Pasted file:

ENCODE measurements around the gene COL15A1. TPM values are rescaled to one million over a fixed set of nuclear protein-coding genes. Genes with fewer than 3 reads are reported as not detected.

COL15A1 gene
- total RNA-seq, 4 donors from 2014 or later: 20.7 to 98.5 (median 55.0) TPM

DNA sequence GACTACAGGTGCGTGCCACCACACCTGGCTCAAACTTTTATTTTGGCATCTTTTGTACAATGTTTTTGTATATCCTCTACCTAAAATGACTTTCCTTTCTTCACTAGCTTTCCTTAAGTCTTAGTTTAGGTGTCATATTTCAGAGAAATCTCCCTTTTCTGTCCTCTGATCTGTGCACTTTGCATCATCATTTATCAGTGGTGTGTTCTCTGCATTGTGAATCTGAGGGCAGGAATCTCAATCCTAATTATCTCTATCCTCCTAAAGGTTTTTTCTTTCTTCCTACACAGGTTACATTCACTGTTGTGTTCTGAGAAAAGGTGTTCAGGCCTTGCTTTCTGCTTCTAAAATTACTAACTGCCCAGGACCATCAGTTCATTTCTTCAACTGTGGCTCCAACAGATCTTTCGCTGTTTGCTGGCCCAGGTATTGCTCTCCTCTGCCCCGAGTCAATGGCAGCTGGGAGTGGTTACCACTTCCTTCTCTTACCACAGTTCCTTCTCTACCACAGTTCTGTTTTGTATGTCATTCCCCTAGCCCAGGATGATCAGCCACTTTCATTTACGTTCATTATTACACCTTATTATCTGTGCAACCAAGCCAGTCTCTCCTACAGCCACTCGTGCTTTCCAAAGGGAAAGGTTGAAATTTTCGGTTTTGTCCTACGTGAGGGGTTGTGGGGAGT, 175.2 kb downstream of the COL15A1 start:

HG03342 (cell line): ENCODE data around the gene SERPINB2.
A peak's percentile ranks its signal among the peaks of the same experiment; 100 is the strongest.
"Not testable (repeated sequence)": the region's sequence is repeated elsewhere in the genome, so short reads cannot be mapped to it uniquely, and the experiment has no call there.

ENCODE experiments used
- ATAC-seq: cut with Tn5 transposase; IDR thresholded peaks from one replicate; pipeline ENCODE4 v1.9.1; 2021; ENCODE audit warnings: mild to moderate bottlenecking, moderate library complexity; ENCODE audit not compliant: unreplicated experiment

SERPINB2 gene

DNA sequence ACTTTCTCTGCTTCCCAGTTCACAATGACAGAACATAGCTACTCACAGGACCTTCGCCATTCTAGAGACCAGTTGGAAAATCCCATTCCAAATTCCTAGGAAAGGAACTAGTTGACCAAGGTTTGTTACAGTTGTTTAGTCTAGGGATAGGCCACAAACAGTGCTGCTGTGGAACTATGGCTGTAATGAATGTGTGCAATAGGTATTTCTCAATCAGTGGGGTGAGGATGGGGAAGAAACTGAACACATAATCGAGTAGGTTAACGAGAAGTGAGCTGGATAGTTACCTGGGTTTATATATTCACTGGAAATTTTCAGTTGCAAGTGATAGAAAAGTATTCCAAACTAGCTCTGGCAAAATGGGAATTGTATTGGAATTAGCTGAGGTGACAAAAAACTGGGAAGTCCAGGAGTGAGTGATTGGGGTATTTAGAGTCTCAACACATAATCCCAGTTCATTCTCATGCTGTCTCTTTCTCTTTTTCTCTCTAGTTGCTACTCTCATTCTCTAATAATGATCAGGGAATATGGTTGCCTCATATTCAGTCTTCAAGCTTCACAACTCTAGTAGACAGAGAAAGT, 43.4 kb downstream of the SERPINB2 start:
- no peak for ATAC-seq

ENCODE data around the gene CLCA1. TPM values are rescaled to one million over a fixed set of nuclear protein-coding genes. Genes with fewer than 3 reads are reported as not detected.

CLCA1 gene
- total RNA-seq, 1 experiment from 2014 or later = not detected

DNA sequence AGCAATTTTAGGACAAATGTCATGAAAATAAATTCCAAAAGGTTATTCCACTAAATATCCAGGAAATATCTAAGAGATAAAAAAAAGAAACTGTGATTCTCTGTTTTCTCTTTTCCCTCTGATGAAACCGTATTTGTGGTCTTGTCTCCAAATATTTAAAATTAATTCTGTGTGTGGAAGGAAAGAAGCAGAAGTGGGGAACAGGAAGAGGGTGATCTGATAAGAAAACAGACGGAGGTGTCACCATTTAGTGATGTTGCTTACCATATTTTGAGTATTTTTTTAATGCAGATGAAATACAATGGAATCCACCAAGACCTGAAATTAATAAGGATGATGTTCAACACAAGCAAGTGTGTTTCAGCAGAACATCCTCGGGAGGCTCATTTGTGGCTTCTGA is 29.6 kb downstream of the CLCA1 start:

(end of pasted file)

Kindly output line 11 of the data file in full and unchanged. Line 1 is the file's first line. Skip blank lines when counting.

DNA sequence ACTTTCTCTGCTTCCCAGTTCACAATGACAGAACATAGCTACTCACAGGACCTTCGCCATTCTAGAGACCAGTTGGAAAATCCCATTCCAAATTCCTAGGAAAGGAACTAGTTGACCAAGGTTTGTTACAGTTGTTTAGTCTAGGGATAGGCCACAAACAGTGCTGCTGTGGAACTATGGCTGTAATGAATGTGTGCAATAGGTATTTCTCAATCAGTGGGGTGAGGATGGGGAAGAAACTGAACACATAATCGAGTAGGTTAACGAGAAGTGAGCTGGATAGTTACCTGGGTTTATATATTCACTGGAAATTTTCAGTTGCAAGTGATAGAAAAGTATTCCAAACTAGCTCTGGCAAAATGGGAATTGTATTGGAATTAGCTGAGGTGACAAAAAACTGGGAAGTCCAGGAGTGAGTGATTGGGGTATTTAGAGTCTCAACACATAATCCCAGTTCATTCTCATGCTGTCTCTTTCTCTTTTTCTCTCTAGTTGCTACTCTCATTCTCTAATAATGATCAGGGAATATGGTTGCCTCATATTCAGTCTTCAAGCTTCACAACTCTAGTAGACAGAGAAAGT, 43.4 kb downstream of the SERPINB2 start: